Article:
Dad had mentioned starting up a ‘Neighbourhood Watch’ to look out for all the neighbours on our road. It turns out, other people had had the same idea and they were springing up all over the place. It’s like in a matter of a week, we formed a whole network where everyone was checking in on each other. For the last few days, we had been doing Uncle Brian’s shopping too. I felt a bit bad because his list was always so short. It just alternated with items like: ‘bread, milk, soup, apples, tomatoes, beans, biscuits, teabags, handwash and toilet roll.’ At the top of every list, he would write ‘cat food.’ The strange thing about that was that Uncle Brian didn’t have a cat. I asked him about it after seeing it a few times.
“Oh no, well see, I don’t have a cat per se,” he said, “but you could say I have them all. There’s a lot of them tabbies, or strays – or even just neighbourhood cats – they’re always in the garden so I try and keep some food in a bowl. So, in that way,” he scratched his head, “seeing as they drop by here day and night for a bite, they’re all my cats.” I thought that was really very nice of him. I have a rabbit called Tumbleweed and she’s a bit scared of cats so we try not to let any near, but I didn’t want to miss out on this idea. I decided I would keep out a few carrots in case any homeless rabbits needed a meal.
“I haven’t seen anything like this, you know,” said Uncle Brian. “I was born in the wartime – just towards the end in ‘43 – and that was the last time things got so shaken up here. I don’t remember any of it of course, but people really tried to help each other out. It’s not good unfortunately, but it takes a lot to get people to wake up and look around – realise how many need help. Even before all this virus business, there’s been plenty of trouble in the world and even here, but that’s all gone quiet now. There’s been diseases, wars an all but they didn’t reach us so we didn’t care. True to say, plenty have been living all their lives – in these here modern times – with checkpoints, no food, stuck in their houses. It’s no good to me if I get killed off by this virus – but it’s good that you get to experience it and have your eyes opened young. And don’t forget,” he tapped the list on the words ‘cat food’, “it’s all sorts that need looking after.”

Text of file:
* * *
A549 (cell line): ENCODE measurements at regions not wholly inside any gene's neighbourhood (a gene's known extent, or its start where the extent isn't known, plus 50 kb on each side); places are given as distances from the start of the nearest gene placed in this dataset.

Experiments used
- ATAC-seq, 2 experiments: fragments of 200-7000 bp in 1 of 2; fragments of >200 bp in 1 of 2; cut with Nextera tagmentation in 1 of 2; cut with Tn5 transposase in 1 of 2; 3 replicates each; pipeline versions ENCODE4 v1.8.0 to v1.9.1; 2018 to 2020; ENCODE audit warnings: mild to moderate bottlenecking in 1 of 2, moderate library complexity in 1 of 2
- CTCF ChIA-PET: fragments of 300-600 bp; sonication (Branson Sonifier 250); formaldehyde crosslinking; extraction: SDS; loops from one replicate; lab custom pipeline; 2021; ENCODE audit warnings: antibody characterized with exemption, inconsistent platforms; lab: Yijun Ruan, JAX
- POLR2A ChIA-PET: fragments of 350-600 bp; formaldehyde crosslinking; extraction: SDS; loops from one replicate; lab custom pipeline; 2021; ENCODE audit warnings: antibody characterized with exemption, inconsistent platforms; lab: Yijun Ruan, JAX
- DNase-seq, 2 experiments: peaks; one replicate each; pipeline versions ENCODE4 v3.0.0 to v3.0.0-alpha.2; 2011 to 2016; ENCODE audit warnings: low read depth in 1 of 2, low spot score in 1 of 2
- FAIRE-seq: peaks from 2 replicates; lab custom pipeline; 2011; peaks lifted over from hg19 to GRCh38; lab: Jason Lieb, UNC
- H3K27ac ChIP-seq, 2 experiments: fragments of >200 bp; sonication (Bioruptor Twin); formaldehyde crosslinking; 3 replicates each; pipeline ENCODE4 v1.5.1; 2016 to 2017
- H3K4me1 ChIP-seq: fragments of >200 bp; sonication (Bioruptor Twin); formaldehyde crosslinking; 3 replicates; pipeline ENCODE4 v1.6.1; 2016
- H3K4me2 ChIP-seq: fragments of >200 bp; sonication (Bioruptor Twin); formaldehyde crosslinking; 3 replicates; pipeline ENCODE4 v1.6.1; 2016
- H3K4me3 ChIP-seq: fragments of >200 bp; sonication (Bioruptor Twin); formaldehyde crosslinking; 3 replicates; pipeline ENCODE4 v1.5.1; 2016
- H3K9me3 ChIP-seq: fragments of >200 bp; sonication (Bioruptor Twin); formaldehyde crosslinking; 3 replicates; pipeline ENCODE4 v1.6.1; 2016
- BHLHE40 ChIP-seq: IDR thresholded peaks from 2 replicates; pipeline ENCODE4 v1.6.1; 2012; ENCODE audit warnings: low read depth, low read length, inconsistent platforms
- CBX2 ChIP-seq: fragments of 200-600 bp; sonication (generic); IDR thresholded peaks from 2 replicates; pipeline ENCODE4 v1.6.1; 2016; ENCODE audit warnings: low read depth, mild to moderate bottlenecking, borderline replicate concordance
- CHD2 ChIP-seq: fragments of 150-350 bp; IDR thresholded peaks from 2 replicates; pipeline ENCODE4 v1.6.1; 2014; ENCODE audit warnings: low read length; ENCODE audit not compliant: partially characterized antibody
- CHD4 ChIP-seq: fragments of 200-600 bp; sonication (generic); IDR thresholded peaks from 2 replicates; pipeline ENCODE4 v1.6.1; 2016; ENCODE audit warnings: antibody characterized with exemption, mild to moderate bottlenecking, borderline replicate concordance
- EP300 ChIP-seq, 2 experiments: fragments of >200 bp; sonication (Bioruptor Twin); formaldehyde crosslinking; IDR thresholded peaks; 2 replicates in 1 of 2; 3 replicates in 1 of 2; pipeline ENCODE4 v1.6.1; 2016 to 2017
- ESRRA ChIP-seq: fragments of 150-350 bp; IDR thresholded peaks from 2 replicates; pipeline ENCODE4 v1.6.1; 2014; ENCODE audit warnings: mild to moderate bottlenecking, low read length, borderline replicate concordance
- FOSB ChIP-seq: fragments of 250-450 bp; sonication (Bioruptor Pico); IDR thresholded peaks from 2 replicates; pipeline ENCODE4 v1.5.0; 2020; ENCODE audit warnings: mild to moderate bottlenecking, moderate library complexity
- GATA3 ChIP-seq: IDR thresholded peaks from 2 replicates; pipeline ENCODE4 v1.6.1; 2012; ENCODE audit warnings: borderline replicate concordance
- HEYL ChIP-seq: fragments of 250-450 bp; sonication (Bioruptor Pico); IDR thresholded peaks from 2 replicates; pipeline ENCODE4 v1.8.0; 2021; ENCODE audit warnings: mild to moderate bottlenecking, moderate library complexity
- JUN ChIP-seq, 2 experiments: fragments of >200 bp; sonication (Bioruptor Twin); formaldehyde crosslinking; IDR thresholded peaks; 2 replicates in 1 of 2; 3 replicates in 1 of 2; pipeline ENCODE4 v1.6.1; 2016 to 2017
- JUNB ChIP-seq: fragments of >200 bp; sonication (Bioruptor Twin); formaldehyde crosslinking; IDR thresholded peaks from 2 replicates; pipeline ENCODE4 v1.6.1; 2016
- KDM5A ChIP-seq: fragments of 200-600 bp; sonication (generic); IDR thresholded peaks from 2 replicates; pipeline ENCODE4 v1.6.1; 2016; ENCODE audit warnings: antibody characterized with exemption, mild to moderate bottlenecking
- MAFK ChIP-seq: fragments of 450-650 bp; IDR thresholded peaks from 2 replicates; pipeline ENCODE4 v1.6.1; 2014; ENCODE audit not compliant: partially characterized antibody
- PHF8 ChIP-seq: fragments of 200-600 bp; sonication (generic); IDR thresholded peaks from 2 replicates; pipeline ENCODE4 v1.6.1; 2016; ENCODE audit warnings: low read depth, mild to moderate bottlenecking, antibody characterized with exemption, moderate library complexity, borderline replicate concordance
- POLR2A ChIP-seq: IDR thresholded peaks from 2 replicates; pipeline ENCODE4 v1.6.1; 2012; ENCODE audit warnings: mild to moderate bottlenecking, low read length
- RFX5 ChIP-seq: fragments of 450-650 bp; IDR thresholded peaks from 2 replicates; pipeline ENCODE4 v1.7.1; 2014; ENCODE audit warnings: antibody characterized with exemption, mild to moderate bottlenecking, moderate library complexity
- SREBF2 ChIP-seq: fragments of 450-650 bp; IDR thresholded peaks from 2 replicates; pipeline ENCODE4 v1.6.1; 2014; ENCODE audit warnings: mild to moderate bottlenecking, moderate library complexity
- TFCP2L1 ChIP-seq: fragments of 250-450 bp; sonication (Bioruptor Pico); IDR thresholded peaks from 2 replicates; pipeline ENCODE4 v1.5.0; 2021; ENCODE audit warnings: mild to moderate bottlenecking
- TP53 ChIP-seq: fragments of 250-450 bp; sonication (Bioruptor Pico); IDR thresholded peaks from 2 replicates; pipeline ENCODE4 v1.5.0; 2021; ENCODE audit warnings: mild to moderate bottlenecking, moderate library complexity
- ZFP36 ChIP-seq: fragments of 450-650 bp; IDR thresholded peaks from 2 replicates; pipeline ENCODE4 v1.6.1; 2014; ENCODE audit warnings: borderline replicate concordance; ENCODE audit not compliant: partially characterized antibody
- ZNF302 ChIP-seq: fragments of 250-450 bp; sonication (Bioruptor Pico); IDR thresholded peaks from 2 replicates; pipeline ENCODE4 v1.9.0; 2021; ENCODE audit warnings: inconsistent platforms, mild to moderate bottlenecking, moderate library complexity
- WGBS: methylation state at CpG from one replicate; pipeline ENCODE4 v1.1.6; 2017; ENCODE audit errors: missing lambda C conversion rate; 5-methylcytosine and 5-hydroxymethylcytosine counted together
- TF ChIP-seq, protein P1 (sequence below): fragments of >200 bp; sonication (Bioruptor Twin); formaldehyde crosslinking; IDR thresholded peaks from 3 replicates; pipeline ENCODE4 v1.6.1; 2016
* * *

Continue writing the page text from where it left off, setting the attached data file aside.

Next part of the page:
Continuing the story of the semi-fictional journal entries of a child, based on what is happening. Taking inspiration from real life scenarios; a little of the sad and grave aspects, a lot of the uplifting, rallying together aspects. Chapters are about all the community work that is really happening, looking after neighbours and the elderly, ways children can and are preoccupying themselves, and inward reflection.
Good for kids to read, being written in a child’s voice. Short chapters with original illustrations.
(NB: this chapter is set before the lockdown.)